Tech Today w/ Ken May

Archive for May 9th, 2017

Ultrasonic beacons ( previously , previously ) let advertisers build an idea of when and where you use your devices: the sound plays in an ad on one device, and is heard by other devices. This way, they can associate two gadgets with a single user, precisely geolocate devices without aGPS, or even build graphs of real-world social networks. The threat was considered more academic than some, but more than 200 Android apps were found in the wild using the technique . In research sponsored by the German government [PDF], a team of researchers conducted extensive tests across the EU to better understand how widespread this practice is in the real world. Their results revealed Shopkick ultrasonic beacons at 4 of 35 stores in two European cities. The situation isn’t that worrisome, as users have to open an app with the Shopkick SDK for the beacon to be picked up. In the real world, this isn’t an issue, as store owners, advertisers, or product manufactures could incentivize users to open various apps as a way to get discounts. From the paper: While in April 2015 only six instances were known, we have been able to identify 39 further instances in a dataset of about 1,3 million applications in December 2015, and until now, a total of 234 samples containing SilverPush has been discovered. We conclude that even if the tracking through TV content is not actively used yet, the monitoring functionality is already deployed in mobile applications and might become a serious privacy threat in the near future Apparently it’s not very effective—consumer speakers and mics aren’t designed with ultrasonic use in mind and the authors say noise, audio compression and other factors “significantly affects the feasibility” of the technology—but the intent is clearly there on the part of advertisers and appmakers to make a stab at it. Annoyingly, there doesn’t seem to be a list of the apps that are doing this, but there is a reference to a McDonalds app. If an app asks for access to your device’s microphone, camera, etc., and you don’t know why, delete the app.

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Walking around your city, you might have noticed spray paint markings on the street and sidewalk. Clearly they’re there to mark something, but what? Turns out, construction workers aren’t just doodling for fun—those marks are there to protect you. Read more…

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Workhorse W-15 revealed: PHEV pickup with 80-mile range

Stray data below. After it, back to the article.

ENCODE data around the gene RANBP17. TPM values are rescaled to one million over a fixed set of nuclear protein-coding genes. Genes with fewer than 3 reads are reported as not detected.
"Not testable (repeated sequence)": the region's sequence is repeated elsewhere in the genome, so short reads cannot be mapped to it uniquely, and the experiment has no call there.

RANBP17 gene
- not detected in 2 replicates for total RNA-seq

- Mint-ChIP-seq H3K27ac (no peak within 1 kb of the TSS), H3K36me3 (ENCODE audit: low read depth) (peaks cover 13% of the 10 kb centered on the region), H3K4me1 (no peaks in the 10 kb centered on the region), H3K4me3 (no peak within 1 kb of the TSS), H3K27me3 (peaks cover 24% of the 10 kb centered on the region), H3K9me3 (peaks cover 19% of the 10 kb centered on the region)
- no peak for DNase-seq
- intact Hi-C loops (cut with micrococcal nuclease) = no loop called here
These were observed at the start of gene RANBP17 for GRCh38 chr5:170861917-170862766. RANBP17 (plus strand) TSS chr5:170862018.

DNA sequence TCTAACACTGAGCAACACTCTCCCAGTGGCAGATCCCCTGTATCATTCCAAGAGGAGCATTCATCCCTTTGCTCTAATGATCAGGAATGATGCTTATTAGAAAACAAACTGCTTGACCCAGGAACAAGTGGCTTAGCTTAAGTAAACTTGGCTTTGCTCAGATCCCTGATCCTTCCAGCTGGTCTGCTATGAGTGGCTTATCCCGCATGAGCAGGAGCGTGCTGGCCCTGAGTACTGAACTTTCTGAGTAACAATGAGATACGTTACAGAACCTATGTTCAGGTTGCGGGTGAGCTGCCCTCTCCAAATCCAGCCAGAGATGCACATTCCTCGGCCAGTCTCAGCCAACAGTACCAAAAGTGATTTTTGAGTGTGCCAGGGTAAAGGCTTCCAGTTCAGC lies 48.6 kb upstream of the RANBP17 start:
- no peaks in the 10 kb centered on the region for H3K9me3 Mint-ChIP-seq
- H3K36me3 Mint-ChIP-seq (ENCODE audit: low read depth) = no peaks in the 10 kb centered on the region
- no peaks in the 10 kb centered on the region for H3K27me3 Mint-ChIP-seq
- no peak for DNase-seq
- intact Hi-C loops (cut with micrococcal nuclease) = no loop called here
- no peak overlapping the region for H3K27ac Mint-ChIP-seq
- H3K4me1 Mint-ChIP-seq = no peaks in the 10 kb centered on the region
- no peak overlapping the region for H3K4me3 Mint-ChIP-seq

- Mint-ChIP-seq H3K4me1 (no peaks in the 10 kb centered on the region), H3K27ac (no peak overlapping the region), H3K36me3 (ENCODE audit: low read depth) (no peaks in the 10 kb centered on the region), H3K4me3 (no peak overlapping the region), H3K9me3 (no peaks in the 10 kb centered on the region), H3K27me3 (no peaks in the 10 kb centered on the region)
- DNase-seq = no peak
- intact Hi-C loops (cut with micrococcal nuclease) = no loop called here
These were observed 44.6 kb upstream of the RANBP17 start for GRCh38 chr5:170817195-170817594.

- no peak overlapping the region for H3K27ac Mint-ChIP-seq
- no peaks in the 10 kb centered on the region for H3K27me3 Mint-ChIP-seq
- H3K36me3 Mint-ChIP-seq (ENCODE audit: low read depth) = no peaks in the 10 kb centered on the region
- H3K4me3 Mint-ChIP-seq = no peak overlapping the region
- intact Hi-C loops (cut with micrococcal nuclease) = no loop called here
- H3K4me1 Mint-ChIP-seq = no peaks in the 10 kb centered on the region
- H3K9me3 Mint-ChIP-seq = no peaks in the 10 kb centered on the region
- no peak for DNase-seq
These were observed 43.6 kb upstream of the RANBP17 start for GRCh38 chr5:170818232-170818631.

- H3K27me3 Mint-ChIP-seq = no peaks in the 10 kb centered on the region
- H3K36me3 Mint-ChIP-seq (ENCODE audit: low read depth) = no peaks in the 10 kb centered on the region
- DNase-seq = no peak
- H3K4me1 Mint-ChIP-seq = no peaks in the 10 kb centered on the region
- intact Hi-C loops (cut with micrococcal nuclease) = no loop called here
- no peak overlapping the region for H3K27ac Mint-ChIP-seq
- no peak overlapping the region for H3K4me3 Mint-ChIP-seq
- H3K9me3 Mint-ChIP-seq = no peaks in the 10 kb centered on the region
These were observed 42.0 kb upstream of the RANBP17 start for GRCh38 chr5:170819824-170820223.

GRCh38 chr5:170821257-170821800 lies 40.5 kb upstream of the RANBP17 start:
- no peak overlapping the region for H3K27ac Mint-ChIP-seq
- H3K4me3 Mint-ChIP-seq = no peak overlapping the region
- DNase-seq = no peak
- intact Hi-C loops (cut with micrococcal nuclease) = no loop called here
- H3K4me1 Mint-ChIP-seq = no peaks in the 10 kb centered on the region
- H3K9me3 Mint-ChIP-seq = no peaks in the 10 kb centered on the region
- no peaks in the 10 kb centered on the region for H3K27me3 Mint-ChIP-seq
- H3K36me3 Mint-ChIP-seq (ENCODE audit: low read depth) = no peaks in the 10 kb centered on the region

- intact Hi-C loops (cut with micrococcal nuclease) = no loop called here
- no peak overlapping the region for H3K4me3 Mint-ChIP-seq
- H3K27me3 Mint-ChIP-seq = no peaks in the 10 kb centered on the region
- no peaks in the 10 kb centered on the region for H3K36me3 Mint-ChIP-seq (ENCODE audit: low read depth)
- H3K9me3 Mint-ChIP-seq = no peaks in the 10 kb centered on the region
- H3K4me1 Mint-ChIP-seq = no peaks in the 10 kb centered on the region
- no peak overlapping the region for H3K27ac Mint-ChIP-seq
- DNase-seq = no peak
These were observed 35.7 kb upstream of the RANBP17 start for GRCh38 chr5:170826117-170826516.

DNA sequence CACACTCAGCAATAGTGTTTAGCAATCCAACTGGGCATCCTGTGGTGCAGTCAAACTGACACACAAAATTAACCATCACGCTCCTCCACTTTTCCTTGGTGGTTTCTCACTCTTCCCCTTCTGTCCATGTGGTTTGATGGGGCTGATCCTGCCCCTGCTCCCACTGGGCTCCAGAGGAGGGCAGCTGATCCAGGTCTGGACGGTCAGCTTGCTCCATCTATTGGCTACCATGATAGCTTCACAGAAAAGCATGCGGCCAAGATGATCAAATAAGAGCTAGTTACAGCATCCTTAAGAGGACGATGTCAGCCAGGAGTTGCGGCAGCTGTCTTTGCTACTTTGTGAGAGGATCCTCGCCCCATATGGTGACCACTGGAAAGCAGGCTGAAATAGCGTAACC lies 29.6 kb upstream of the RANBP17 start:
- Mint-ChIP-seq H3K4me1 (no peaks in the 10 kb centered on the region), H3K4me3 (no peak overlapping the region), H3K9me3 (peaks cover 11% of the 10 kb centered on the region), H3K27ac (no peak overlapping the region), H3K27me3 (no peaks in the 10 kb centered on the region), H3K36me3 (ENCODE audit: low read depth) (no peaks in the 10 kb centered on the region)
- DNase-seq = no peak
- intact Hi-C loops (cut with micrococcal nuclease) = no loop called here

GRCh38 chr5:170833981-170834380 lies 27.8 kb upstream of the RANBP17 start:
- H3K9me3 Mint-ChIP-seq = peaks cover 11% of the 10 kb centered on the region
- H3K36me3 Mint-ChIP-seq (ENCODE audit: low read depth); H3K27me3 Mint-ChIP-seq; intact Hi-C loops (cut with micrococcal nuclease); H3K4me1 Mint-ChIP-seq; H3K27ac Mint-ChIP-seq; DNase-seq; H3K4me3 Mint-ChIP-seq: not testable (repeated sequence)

Posted by kenmay on May - 9 - 2017

Not even a year after releasing renderings of its new range-extended electric truck , Workhorse has unveiled the real thing. As promised, the new Workhorse W-15 uses a pair of electric motors, one in the front and one in the back, for propulsion, along with a BMW gas engine and Panasonic batteries to supply power. Impressively, the truck is rated to go 80 miles on a full charge, and it will manage 32 mpg highway and 28 mpg city with the gas engine in use. While delivering these environmentally friendly numbers, the W-15 won’t be lacking in performance and usability. The dual motors produce 460 horsepower and deliver that power to all four wheels. As a result, Workhorse says it will go 0-60 mph in just 5.5 seconds. The W-15 can also carry up to 2, 200 pounds of cargo in its bed, and it has a 7.2kW, 30-amp power outlet on the side suitable for running power tools. The only weak point in the truck’s capability is towing, which is rated at 5, 000 pounds. For comparison, a base, V6-powered Chevrolet Silverado will tow 7, 600 pounds , and a Ford F-150 with the smallest EcoBoost V6 can tow up to 8, 500 pounds . Of course neither is as economical nor as powerful. The W-15’s performance isn’t let down by the exterior, either. The exterior is chiseled and chunky, with no shortage of flat planes and sharp angles. It screams tough commercial truck . The look is carried inside to the custom dashboard, too, with lots of tough plastic in gray, white, and orange. The interior is quite spartan, with hardly any controls except a simple dial for shifting in the center. Instruments and infotainment are displayed on two LCD screens, with the infotainment one controlled via touch. Even though the truck is fairly barebones, Workhorse has included dual airbags , automatic emergency braking, and lane-departure warning. The Workhorse W-15 is aimed primarily at the commercial market, and demand appears to be high. The company says it currently has 4, 650 pre-orders . Pricing hasn’t been announced, but Workhorse intends to deliver trucks next year. We think this truck could have some strong appeal to private consumers as well, however the company hasn’t announced plans for personal-use sales. Related Video: Source: Workhorse